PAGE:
TechNexus Venture Collaborative, as part of the Smart Cities Internet of Things Innovation (SCITI) Labs initiative, successfully executed Phase II of S&T’s Wildland Urban Interface (WUI) wildfire sensor program. The collaborative SCITI Labs is a partnership with the Department of Homeland Security Science and Technology Directorate. This effort aims to innovate smart IoT solutions supporting autonomous navigation, intelligent building sensors, body-worn communications for first responders, wildland fire detection, flood detection, and vehicle inspection systems.
Phase II of the WUI wildfire sensor trials selected four industry partners from the private sector to participate in laboratory and field testing throughout the past 12 months. Most recently, a prescribed burn demonstration was conducted to validate capabilities in a real-world setting. More details can be found here.
“The evaluation was conducted during a controlled, prescribed burn at the Dye Creek Preserve near Red Bluff, California, in partnership with the California Department of Forestry and Fire Protection (CAL FIRE) and The Nature Conservancy. Additional observers included partners from the California Governor’s Office of Emergency Services and the U.S. Fire Administration (USFA).
The prototype sensors were deployed at various distances from the ignition point and were monitored to establish time and distance for alert generation. The demonstration provided further evidence that the sensor technologies can provide a valuable resource for first responders and the public at large.”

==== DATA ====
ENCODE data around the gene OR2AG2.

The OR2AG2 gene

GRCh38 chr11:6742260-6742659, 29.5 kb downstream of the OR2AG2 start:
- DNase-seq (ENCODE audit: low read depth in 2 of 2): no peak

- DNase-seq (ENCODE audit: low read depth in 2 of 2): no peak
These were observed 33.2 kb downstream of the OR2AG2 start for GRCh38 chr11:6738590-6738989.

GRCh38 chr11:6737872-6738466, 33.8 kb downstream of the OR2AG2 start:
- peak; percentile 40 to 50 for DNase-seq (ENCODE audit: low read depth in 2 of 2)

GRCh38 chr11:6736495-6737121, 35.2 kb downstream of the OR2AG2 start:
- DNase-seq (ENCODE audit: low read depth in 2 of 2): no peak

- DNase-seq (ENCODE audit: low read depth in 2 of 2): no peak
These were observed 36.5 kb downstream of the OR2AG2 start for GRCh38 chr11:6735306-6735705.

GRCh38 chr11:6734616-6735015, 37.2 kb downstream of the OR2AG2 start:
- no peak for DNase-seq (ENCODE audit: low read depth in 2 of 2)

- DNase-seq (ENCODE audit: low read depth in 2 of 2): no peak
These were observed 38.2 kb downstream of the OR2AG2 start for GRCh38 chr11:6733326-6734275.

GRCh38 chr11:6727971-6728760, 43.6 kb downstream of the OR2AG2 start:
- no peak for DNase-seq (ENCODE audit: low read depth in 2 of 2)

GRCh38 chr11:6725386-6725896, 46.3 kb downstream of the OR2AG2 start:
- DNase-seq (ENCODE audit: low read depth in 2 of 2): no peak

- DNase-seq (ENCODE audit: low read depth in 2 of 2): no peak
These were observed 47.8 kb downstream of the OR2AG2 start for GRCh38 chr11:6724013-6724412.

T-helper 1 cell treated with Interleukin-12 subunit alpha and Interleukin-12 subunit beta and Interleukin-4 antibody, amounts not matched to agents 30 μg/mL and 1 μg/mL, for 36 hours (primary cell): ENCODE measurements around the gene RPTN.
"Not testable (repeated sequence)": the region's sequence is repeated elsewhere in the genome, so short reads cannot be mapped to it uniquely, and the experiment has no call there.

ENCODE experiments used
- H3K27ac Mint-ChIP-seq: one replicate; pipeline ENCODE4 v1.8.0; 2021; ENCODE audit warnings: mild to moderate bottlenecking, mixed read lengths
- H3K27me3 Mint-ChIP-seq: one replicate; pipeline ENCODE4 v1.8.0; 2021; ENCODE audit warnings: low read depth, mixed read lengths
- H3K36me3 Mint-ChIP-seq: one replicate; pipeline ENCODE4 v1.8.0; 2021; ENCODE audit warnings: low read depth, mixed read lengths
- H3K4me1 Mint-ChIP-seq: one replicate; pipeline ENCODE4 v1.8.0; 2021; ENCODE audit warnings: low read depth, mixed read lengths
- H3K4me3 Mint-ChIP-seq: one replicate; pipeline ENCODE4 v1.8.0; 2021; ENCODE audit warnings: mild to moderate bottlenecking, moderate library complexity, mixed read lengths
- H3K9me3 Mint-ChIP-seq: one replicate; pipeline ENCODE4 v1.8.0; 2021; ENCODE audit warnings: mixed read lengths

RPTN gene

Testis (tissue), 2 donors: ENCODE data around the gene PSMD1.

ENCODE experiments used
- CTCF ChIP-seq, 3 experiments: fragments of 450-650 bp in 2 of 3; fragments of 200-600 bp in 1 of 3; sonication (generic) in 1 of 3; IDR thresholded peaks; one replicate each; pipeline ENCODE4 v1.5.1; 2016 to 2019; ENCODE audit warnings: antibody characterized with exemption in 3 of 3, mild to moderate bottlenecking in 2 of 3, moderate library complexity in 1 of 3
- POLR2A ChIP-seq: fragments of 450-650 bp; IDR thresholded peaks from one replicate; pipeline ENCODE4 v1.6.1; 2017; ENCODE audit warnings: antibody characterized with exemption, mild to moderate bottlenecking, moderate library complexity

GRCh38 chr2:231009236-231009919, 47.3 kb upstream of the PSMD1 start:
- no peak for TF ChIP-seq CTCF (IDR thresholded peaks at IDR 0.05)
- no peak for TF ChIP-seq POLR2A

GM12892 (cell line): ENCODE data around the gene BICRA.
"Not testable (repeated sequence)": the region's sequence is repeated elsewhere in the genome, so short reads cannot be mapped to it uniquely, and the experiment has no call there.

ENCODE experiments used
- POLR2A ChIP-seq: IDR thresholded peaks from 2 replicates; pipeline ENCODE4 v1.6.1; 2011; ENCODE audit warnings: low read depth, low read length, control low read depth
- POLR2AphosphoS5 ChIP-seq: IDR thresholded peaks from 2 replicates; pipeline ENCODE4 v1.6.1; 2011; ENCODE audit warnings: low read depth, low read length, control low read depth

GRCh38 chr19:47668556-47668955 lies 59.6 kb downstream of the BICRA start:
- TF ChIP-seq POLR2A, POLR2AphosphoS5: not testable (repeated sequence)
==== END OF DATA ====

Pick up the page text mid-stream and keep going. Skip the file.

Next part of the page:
The prototypes emerged successful in detecting wildfires from both near distances as well as several miles out, withstanding multiple conditions. The White House released a statement on the progress of the program.
“One of our biggest takeaways from the outdoor burn demonstration was how important these sensors are to first responders and the community,” says TechNexus program manager, Ellie Davis. “To be able to showcase successful, early detection sensor technology and to see the excitement from those groups, demonstrates the importance and impact of this program.”
Early detection sensors, IoT wearables, and other network-connected devices are becoming more imperative and prevalent. There is a rapid increase in use cases where enhanced technology for first responders can improve accuracy and efficiency in detection, assessment, and execution. TechNexus believes it is necessary to bridge the gap between the government and the private sector to continue innovating smart solutions that expand on the intersection of smart sensor technology and public safety.
“Start-ups and early-stage companies bring innovative ideas and solutions to challenges that both our public and private sector partners are facing,” shares Andrew Loulousis, Vice President at TechNexus. “By harnessing that innovation and creating win-win partnerships, both sides can see tremendous value.”
TechNexus is proud to be a part of this initiative with SCITI Labs and the Department of Homeland Security Science and Technology. As technologies advance, it’s inevitable that first responders will adopt and incorporate them into adapted processes and workflows. The success of these four prototype sensors brings clarity to just how they might be utilized in the future of fire service.
To read more about the program see the White House press release here.
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